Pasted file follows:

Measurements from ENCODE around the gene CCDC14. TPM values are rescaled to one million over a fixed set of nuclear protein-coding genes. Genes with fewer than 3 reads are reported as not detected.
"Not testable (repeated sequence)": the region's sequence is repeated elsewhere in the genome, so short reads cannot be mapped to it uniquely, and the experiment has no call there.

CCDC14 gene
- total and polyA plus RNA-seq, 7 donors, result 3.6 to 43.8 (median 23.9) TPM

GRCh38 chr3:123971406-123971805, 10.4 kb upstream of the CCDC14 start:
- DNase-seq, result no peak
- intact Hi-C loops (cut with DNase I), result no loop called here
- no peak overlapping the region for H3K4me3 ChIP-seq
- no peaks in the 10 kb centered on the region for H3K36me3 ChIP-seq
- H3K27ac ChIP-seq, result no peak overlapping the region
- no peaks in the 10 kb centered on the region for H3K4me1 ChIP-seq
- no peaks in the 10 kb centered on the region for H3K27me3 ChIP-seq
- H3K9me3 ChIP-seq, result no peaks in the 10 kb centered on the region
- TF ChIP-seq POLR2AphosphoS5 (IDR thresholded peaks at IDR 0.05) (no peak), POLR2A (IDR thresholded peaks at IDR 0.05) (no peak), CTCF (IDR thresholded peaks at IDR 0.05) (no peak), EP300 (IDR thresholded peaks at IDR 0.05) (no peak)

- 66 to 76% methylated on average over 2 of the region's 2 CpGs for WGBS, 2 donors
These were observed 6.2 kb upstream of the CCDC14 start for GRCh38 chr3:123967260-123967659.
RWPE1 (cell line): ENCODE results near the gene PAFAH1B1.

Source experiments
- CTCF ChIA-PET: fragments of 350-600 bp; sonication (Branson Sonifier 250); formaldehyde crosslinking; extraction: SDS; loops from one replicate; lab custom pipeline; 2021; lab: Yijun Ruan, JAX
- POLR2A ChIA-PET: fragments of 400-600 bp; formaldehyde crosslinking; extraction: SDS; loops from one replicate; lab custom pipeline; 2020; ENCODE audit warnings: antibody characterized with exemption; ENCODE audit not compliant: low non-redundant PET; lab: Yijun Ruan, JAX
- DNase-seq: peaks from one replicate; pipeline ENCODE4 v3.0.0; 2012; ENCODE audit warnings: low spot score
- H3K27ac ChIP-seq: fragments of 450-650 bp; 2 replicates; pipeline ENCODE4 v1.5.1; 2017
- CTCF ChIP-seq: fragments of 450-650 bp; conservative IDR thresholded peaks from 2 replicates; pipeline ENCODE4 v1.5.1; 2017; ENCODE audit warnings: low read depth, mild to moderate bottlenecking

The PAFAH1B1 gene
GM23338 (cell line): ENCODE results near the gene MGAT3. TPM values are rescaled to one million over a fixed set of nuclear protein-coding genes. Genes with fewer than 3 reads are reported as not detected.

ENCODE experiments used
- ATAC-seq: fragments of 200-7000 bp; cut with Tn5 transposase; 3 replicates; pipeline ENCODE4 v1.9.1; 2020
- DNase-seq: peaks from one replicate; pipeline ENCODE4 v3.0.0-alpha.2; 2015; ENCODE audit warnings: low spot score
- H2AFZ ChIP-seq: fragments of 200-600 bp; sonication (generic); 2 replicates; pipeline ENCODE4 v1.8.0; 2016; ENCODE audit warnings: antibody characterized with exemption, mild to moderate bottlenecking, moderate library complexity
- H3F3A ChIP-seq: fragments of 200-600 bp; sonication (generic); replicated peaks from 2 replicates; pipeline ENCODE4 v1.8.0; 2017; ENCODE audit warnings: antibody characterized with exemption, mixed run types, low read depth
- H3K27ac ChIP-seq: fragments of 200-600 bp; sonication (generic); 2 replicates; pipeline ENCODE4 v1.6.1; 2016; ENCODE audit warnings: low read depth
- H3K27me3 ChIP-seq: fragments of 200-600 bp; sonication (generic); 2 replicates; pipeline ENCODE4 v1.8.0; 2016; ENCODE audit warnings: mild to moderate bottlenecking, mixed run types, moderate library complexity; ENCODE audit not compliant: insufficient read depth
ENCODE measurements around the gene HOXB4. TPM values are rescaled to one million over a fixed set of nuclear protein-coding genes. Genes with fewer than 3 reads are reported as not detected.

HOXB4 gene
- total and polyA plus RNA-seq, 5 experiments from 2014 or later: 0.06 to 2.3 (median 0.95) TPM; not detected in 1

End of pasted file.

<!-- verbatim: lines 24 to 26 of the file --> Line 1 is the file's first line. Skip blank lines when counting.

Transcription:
The PAFAH1B1 gene
GM23338 (cell line): ENCODE results near the gene MGAT3. TPM values are rescaled to one million over a fixed set of nuclear protein-coding genes. Genes with fewer than 3 reads are reported as not detected.

ENCODE experiments used